“As a leader in business, a member of our society, and as a parent - I worry about the future we’re shaping for the generations to come.” – Alison Martin, group chief risk officer, Zurich
Environmental risks have grown in prominence over the past decade. Areas of increasing concern include: rising temperatures, extreme weather events and natural catastrophes, pollution of the air, land and sea, loss of biodiversity, and climate change and its mitigation.
Extreme weather events ranked as the number one risk in terms of likelihood and impact in the World Economic Forum (WEF) Global Risks Report 2018
, released last week. Speaking at a press briefing in London, UK, Martin called for “urgent action” and for world leaders to “build a more resilient tomorrow.”
“September 2017 was the worst, most intense month on record for natural catastrophes
. We’ve seen more than US$300 billion of economic losses in the North Atlantic hurricane season,” she said. “Extreme temperatures have also reached new record highs [and] as a consequence, we saw lots of wildfire last year in many countries, like the US, Chile and Portugal. These fires caused lots of economic costs but sadly also a lot of deaths – with more than 100 deaths in Portugal alone.
“It’s important to note rising temperatures are a risk for our agricultural systems. We see now that there’s a 5% probability in any decade that we could have a catastrophic simultaneous failure of the US and China’s maize production, which together account for more than 60% of global supply.”
Global risks are increasing and becoming more systemic in nature. As Newton’s third law states: for every action there is an equal and opposite reaction. Human destruction of habitat in our quest for globalization and urbanization has resulted in a “drastic loss in biodiversity,” which is “raising fears of an ecological Armageddon,” according to Martin.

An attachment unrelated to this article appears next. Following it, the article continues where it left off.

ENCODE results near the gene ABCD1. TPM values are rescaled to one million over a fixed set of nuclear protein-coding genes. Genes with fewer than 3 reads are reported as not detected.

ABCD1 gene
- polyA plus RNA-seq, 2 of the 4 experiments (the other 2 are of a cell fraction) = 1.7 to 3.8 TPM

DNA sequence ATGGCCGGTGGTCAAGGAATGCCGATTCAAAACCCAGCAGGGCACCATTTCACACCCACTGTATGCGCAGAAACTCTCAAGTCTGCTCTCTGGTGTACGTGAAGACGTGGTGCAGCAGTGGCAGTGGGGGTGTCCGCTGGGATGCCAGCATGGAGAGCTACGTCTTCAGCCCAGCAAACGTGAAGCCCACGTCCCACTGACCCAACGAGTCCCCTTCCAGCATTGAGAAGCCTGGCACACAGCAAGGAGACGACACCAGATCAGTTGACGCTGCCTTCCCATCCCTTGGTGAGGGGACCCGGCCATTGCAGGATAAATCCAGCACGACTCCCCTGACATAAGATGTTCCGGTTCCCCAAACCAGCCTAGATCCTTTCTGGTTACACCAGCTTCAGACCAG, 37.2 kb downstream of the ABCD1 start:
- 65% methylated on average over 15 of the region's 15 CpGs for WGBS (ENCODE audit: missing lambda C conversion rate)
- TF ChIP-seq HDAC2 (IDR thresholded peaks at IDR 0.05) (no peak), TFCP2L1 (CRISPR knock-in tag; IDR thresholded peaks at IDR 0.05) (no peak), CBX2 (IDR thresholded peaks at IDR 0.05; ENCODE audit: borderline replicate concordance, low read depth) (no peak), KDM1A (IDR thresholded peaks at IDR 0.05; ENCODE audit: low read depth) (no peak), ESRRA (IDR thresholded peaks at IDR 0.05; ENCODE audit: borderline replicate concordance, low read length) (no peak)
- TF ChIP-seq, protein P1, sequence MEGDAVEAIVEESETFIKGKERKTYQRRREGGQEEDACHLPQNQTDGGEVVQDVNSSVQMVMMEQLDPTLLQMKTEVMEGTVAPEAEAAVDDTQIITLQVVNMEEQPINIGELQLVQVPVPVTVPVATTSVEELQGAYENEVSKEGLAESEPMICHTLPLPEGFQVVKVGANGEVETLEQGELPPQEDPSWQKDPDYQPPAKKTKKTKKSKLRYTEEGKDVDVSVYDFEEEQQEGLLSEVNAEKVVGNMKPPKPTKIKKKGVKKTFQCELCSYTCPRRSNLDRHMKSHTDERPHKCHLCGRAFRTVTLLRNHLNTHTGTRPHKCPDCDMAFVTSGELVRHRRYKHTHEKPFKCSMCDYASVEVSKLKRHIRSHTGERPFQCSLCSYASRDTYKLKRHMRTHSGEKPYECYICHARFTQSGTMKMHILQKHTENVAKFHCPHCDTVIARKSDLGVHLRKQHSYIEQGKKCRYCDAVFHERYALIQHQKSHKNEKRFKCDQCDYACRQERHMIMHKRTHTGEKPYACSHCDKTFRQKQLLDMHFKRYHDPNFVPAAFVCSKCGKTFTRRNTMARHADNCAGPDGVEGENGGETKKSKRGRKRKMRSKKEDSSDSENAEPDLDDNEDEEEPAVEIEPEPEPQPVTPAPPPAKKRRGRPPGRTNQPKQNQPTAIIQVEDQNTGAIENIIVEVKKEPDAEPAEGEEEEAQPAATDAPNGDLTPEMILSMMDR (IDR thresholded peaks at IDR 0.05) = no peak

Global emissions of CO2 increased by approximately 2% in 2017 after a three-year plateau. Indoor and outdoor pollution now counts for one in 10 deaths worldwide, and more than 90% of the world’s population lives in polluted conditions.
“Risks nowadays are so interconnected that they could threaten the very system on which our societies’ economies and international relations are based,” Martin added. “And yet, we live in an unprecedented era of technological, scientific, and financial resources.
“If we truly care about our society, our future and our business, we will think about everything that could impact it. Effective risk management means taking into account interdependencies, taking a truly holistic approach, and being very aware of the cognitive biases we have in how we think and how we act. It’s not too late to build a resilient tomorrow, but we need to take action much more urgently.”
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